The complex history—and promising future—of a movement
The senator’s reasonable concern—that Muslims and people of all religions be treated equally—led to an unreasonable demand.
Populism is a predictable recurring feature of any society that is unwilling or unable to be as democratic as it claims to be.
In the civil rights movement, language of political participation was central. BLM activists are making a more profound demand.
Americans tend to have a romanticized, inflated sense of the White House and its power. In domestic affairs, most of the power is elsewhere.
The state of U.S. politics makes it tempting to throw energy behind a messianic bid for the presidency. It also makes this a dubious strategy.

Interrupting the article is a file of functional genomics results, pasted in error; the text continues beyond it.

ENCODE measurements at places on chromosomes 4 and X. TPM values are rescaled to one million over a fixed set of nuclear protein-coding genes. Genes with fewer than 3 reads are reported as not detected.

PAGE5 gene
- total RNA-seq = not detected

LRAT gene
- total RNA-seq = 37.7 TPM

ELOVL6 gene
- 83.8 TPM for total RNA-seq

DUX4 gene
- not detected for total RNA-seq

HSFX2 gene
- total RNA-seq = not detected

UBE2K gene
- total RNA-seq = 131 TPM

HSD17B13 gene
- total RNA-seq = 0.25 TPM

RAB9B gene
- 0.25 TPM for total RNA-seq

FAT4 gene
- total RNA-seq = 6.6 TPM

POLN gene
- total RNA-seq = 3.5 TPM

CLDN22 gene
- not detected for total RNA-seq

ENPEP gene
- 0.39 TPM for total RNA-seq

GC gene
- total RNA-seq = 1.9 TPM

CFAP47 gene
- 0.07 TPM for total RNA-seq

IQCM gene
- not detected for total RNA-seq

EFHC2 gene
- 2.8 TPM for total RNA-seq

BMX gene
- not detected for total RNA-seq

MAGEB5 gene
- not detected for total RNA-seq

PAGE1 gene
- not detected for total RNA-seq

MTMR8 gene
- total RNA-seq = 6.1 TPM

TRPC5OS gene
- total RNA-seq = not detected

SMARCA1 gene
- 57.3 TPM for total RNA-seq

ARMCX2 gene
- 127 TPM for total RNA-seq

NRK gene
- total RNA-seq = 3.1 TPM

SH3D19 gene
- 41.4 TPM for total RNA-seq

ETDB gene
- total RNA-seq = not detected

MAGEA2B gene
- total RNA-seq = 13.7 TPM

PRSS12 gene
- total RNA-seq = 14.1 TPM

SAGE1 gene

So far, this presidential campaign season has been dominated by the narrative of the steadfast outsider. A July poll found that more than three-quarters of Donald Trump’s supporters like him because he stands up to the media and isn’t interested in political correctness. Meanwhile, Bernie Sanders, a secular Jew and registered Independent, is energizing the Democratic base—not by minimizing his European-style socialism, but by shooting straight. “He’s so authentic, he’s hip,” wrote Steve Winkler in the Guardian. Then there’s Joe Biden, who hasn’t said yet if he’ll run.
It is intriguing that the Republican presidential candidate who's leading the polls and the Democratic candidate who's close to tying the front-runner are both outliers.
At a moment when the spotlight shines on those who say the most outrageous things, it's worth noting Bernie Sanders's approach at Liberty.